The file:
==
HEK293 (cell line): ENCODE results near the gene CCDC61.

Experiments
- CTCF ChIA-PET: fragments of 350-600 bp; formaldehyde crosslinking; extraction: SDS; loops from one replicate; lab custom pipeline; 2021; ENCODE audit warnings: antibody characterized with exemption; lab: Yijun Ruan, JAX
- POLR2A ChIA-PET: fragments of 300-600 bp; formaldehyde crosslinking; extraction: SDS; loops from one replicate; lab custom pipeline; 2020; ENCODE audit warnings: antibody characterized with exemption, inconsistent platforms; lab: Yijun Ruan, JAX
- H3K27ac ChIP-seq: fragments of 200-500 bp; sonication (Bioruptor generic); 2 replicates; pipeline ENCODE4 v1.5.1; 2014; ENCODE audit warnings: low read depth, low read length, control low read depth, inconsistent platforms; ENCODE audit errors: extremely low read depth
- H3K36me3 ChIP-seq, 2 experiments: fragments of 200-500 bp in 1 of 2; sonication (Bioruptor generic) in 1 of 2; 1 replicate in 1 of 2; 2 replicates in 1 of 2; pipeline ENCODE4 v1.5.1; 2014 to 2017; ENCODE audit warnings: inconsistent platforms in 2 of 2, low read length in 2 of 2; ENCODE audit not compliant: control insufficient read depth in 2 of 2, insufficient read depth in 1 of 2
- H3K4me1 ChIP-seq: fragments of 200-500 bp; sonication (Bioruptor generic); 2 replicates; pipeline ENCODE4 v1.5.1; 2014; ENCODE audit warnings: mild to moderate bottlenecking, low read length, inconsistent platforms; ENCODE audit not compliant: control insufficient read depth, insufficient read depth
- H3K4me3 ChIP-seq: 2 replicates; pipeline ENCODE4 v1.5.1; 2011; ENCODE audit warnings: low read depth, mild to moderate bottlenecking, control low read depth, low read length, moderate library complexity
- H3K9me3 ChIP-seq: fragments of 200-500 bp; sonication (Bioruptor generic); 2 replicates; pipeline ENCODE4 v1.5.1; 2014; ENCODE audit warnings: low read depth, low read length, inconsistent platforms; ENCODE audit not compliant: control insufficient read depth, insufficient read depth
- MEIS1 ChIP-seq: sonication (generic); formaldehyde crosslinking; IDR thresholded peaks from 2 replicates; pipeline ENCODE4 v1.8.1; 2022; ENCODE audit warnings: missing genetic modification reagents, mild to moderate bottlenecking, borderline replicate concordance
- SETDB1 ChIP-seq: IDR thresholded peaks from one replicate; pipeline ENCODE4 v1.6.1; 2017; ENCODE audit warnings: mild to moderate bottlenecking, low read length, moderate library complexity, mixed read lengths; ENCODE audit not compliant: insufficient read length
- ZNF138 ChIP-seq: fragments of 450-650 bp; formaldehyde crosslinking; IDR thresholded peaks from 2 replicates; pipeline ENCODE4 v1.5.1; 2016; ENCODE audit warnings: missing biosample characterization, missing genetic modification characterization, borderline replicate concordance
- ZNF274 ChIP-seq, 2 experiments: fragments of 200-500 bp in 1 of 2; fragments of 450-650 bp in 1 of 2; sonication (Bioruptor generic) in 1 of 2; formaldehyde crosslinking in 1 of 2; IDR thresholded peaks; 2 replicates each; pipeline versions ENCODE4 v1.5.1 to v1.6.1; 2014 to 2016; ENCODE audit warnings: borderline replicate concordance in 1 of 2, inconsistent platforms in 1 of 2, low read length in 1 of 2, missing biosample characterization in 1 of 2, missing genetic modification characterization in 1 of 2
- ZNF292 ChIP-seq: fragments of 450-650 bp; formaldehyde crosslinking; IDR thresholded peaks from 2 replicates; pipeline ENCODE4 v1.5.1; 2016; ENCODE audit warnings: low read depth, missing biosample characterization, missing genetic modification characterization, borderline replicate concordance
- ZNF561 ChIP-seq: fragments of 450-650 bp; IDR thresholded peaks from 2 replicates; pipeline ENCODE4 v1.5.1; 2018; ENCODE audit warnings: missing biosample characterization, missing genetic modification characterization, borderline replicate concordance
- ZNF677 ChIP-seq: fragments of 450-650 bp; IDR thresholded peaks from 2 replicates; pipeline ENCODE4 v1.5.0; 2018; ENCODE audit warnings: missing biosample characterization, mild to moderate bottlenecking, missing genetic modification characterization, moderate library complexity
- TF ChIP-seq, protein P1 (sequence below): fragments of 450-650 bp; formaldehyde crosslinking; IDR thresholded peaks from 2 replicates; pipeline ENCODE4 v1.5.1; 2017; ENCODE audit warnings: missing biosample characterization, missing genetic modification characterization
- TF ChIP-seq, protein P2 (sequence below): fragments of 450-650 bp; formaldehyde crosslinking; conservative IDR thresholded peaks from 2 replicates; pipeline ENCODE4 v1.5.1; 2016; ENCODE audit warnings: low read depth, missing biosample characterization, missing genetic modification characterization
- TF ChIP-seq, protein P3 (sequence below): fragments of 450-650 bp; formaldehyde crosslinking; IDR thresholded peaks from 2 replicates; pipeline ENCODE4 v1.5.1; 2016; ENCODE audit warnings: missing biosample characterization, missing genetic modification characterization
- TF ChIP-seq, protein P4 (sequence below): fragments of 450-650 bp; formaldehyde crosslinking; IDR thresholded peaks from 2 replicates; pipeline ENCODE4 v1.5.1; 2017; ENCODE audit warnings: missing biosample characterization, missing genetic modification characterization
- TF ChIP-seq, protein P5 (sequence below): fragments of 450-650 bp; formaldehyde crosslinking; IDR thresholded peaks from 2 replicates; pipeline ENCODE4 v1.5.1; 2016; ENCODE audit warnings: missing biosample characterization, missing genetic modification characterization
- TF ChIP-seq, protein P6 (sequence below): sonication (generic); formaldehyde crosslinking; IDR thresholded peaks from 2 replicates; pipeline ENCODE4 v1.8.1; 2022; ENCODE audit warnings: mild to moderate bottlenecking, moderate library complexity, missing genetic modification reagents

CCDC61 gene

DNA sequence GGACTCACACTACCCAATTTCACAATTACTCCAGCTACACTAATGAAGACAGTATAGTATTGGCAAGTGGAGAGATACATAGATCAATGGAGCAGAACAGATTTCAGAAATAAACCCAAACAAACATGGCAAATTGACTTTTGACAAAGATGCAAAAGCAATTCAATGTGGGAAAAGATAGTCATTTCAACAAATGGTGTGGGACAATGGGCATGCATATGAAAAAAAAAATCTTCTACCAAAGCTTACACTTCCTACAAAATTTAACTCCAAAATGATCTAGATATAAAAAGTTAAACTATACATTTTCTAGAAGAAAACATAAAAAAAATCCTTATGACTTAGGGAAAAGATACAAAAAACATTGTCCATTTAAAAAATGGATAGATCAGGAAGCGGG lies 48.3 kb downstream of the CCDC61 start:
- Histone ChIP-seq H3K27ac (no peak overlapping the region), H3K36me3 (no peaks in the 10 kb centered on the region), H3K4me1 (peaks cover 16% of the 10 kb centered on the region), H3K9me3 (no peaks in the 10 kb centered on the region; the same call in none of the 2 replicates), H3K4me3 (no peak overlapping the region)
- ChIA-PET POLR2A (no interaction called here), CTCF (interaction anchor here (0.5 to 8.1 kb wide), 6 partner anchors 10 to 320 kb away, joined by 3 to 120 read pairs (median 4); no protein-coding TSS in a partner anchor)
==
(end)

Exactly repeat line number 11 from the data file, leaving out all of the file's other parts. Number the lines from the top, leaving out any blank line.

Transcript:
- SETDB1 ChIP-seq: IDR thresholded peaks from one replicate; pipeline ENCODE4 v1.6.1; 2017; ENCODE audit warnings: mild to moderate bottlenecking, low read length, moderate library complexity, mixed read lengths; ENCODE audit not compliant: insufficient read length